FDA recently released a Proposed Rule requiring that clinical studies conducted outside the U.S. be conducted in accordance with good clinical practice (GCP). FDA intended the Proposed Rule to (i) update the standards for FDA acceptance of data from clinical studies conducted outside of the U.S. and (ii) help ensure the protection of human subject and the quality and integrity of data from the clinical trial studies.

In their comments to the Proposed Rule, medical device companies agreed with the overall purpose of the Proposed Rule but found it to be premature. They also critiqued the Proposed Rule’s specific requirements and expressed concerns about its cross-border implications. Below are four main points the companies raised:

  1. International Cooperation. Companies and trade groups repeatedly expressed concern that other nations would view the Proposed Rule as the U.S. unilaterally imposing domestic standards on international device regulators and the international clinical community. Comments called for FDA to proactively establish a forum of international regulators and industry representatives to develop common definitions and harmonized guidelines on GCP for medical devices. Harmonized international guidelines on GCP for medical devices do not exist and companies stressed that the Proposed Rule should not be finalized until harmonized international medical device GCP guidelines and medical device definitions have been established.
  2. Jurisdiction. Companies pointed out concerns revolving around the “practical aspects of imposing obligations impliedly required by the proposed rule on foreign investigators and sites,” including FDA’s statutory authority and jurisdictional reach. Foreign privacy laws, for example, may limit the ability of investigators to acquire and provide data required by the Proposed Rule.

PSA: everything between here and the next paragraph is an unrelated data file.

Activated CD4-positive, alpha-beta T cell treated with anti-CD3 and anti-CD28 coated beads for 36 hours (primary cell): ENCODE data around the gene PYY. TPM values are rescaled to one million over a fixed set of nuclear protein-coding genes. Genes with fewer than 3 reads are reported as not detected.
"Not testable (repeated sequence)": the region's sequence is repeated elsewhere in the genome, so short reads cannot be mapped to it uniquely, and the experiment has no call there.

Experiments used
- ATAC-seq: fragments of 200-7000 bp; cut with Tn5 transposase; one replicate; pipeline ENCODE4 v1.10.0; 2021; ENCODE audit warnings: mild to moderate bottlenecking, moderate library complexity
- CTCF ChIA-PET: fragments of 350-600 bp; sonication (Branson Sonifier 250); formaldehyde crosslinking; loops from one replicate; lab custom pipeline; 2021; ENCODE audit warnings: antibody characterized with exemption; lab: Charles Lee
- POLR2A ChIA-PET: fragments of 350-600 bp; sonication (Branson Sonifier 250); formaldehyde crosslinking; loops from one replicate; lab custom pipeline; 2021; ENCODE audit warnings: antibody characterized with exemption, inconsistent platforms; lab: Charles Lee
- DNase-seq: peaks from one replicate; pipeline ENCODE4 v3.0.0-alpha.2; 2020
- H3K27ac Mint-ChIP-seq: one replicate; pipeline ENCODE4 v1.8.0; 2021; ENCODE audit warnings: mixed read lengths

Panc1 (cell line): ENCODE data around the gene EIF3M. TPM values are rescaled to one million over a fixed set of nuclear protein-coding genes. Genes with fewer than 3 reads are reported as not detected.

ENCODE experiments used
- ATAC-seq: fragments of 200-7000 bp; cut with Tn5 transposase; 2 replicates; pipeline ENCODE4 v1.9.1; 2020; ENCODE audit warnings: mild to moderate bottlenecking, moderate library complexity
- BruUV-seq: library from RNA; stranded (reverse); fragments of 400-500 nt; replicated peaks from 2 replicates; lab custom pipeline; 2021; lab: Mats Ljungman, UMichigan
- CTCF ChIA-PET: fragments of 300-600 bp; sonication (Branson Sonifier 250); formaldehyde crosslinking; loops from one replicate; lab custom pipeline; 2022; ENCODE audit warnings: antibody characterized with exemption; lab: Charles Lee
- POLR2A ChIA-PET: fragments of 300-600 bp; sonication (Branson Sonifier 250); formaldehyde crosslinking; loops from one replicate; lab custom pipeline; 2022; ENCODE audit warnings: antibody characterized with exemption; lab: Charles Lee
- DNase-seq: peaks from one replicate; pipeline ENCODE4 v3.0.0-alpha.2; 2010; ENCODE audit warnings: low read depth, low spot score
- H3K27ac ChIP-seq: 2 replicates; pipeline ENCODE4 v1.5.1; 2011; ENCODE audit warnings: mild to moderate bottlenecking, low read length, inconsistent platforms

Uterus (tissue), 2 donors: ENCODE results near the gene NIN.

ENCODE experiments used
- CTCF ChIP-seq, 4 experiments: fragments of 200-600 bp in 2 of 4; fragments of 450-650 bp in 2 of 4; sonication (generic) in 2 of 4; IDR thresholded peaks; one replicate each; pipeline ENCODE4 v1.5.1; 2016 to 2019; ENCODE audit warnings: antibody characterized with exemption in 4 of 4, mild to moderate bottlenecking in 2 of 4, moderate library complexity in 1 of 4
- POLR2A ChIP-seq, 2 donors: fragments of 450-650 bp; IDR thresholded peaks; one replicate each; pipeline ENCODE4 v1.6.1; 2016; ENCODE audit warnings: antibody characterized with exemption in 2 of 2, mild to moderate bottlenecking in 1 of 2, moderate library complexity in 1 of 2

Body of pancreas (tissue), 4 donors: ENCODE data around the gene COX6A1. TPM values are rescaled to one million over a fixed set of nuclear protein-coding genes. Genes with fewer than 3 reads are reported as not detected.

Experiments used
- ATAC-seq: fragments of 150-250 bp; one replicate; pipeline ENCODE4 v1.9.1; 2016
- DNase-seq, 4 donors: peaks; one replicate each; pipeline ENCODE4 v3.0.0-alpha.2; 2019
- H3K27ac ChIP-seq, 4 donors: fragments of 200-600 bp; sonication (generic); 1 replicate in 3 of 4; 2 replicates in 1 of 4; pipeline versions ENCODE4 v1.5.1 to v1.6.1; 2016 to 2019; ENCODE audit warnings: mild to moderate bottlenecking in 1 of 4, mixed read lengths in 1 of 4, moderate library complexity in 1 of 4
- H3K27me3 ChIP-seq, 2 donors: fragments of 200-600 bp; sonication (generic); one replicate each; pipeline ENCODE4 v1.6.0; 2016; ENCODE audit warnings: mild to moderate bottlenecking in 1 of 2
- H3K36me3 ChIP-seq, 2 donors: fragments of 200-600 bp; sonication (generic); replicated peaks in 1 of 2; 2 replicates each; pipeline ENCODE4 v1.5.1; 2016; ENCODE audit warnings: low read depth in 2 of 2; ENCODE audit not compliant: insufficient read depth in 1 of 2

3. Greater Onus on the Clinical Study Sponsor. Several companies argued that the requirements placed on the manufacturer are higher for overseas studies than domestic studies and no rationale existed for these increased requirements. One company noted that in the U.S., “a sponsor plays little to no role in ensuring the adequacy of an IRB,” but that the Proposed Rule requires the clinical study sponsor to be “responsible to verify and document the adequacy of a foreign Independent Ethics Committee (IEC).” The companies argued that the Proposed Rule fails to recognize that sponsors do not have the authority to determine the adequacy of an IEC and that sponsors would be legally challenged to meet the onus the Proposed Rule would place on them.
  4. Delay in Bringing a Device to the U.S. Market. Finally, companies and trade groups noted that without harmonized guidelines and international practices the Proposed Rule “will stifle critical innovation and slow the path of new products to patients and clinicians who need them most.” Companies would be forced to selectively choose markets to enter and entry into the U.S. market could be delayed if the overseas clinical trial data requirements were more burdensome or disparate than requirements in other countries.